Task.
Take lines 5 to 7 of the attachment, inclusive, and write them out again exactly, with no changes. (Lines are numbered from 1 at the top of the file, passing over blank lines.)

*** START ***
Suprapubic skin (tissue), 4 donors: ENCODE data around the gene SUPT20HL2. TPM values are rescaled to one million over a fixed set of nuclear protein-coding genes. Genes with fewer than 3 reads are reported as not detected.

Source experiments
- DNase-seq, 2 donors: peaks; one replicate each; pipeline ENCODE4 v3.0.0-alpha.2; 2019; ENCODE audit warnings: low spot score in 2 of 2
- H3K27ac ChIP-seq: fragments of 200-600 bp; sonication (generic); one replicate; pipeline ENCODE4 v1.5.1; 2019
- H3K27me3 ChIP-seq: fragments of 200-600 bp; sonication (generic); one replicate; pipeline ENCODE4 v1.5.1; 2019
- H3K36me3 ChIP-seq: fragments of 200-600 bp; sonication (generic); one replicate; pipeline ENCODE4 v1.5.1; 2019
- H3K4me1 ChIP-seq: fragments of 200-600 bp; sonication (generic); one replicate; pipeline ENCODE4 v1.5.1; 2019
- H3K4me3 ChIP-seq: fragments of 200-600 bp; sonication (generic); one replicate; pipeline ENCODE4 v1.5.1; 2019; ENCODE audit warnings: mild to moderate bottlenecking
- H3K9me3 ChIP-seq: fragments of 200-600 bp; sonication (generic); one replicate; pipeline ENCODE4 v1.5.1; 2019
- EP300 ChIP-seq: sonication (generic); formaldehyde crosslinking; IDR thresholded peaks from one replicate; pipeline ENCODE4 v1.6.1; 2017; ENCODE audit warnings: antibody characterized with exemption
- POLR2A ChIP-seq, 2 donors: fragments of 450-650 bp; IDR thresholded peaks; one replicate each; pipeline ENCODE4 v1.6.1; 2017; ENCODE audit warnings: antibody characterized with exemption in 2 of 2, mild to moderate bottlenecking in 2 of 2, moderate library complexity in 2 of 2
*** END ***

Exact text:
- H3K27me3 ChIP-seq: fragments of 200-600 bp; sonication (generic); one replicate; pipeline ENCODE4 v1.5.1; 2019
- H3K36me3 ChIP-seq: fragments of 200-600 bp; sonication (generic); one replicate; pipeline ENCODE4 v1.5.1; 2019
- H3K4me1 ChIP-seq: fragments of 200-600 bp; sonication (generic); one replicate; pipeline ENCODE4 v1.5.1; 2019